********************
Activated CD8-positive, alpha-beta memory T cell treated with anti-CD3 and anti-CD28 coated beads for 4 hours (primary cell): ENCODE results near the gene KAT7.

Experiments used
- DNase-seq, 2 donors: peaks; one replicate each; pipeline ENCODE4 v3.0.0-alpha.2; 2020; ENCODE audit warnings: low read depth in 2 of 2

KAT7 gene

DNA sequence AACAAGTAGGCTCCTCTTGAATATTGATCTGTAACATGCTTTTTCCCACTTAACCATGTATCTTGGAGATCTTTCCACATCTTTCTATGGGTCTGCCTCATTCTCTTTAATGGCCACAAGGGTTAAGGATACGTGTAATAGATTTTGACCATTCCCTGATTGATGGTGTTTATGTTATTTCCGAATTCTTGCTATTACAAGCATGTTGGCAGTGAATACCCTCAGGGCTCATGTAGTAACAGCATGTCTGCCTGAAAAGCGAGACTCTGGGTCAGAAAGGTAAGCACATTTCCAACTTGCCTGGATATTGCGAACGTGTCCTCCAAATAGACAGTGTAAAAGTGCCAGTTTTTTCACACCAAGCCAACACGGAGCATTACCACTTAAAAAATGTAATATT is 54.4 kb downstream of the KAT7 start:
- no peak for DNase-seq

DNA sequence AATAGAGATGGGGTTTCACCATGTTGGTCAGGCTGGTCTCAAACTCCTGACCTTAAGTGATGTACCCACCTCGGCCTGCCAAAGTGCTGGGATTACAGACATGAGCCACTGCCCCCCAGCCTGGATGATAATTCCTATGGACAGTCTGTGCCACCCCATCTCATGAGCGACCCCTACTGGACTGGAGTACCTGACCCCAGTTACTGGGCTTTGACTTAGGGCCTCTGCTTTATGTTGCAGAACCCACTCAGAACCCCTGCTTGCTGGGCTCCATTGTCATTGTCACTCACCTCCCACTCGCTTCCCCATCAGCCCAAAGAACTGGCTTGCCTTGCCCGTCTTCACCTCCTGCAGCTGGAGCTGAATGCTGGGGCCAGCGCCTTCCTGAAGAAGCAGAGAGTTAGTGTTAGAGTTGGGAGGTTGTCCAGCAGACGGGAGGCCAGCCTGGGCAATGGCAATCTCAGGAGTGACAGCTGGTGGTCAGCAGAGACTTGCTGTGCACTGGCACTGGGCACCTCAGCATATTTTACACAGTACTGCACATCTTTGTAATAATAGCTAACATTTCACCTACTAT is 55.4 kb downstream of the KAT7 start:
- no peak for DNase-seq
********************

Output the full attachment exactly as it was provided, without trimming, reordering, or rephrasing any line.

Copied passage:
Activated CD8-positive, alpha-beta memory T cell treated with anti-CD3 and anti-CD28 coated beads for 4 hours (primary cell): ENCODE results near the gene KAT7.

Experiments used
- DNase-seq, 2 donors: peaks; one replicate each; pipeline ENCODE4 v3.0.0-alpha.2; 2020; ENCODE audit warnings: low read depth in 2 of 2

KAT7 gene

DNA sequence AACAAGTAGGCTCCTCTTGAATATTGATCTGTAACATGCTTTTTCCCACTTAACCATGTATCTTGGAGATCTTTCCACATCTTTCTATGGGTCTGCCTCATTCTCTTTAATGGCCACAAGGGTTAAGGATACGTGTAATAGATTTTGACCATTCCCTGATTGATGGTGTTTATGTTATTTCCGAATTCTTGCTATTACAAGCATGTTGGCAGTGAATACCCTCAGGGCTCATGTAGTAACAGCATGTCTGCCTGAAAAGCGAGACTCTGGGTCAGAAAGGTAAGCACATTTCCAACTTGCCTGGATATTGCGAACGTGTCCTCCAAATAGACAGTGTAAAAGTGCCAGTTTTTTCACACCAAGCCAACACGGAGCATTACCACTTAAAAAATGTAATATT is 54.4 kb downstream of the KAT7 start:
- no peak for DNase-seq

DNA sequence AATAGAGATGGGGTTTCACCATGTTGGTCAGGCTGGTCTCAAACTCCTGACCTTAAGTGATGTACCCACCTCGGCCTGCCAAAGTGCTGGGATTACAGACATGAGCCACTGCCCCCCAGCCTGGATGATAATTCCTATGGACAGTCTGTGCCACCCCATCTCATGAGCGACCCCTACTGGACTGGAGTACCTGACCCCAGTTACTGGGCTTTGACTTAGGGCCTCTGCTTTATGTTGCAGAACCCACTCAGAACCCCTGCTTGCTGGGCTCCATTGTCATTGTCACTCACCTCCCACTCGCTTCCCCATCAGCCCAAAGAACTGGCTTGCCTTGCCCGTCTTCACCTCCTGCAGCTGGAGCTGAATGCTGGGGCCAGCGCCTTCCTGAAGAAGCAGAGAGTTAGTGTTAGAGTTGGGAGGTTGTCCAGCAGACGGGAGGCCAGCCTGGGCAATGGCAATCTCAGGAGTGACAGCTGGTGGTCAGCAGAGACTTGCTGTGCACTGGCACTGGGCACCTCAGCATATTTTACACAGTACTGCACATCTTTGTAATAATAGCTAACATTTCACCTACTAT is 55.4 kb downstream of the KAT7 start:
- no peak for DNase-seq